This Note addresses the three-way circuit split among the U.S. Courts of Appeals over when, and to what extent, a court may consider a defendant's subjective intent in defining a "destructive device" under the National Firearms Act. The circuit split centers on the Act's ambiguous reference to intent in its definition of a destructive device, which is a statutorily prohibited firearm. After discussing the Act's legislative history and development, this Note considers the role of mens rea in National Firearms Act cases. It next addresses the disagreement among the Courts of Appeals, first detailing three cases that give rise to the disagreement and then discussing additional cases which support each position. Finally, this Note argues that the U.S. Court of Appeals for the Second Circuit's view, espousing a generally objective approach and eschewing a consideration of a defendant's intent outside of a small range of cases, is most consistent with legisl ative history, statutory interpretation, and common sense.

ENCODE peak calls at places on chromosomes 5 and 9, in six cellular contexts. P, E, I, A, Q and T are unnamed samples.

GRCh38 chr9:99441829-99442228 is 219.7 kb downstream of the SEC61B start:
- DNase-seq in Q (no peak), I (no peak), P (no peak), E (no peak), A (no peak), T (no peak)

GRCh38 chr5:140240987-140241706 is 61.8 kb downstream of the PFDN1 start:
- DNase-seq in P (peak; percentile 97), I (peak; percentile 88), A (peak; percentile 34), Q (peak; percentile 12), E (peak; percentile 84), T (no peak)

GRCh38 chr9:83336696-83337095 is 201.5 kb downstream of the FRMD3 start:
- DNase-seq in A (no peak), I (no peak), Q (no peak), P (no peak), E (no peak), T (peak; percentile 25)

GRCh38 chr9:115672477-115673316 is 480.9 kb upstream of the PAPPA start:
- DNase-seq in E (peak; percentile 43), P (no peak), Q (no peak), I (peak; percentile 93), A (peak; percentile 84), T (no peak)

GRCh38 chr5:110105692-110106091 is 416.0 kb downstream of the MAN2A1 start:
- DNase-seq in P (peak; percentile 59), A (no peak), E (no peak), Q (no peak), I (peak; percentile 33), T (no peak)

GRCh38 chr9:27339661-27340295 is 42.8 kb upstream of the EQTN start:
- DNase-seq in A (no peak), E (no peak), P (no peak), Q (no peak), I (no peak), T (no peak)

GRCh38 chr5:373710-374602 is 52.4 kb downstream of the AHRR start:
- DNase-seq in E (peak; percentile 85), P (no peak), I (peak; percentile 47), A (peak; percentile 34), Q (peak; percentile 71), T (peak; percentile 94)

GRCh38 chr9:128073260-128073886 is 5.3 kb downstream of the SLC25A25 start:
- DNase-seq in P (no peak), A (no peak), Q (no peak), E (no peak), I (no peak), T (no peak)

Just a Soul Whose Intentions Are Good? The Relevance of a Defendant's Subjective Intent in Defining a “Destructive Device” Under the National Firearms Act,
79 Fordham L. Rev. 563
Available at: http://ir.lawnet.fordham.edu/flr/vol79/iss2/6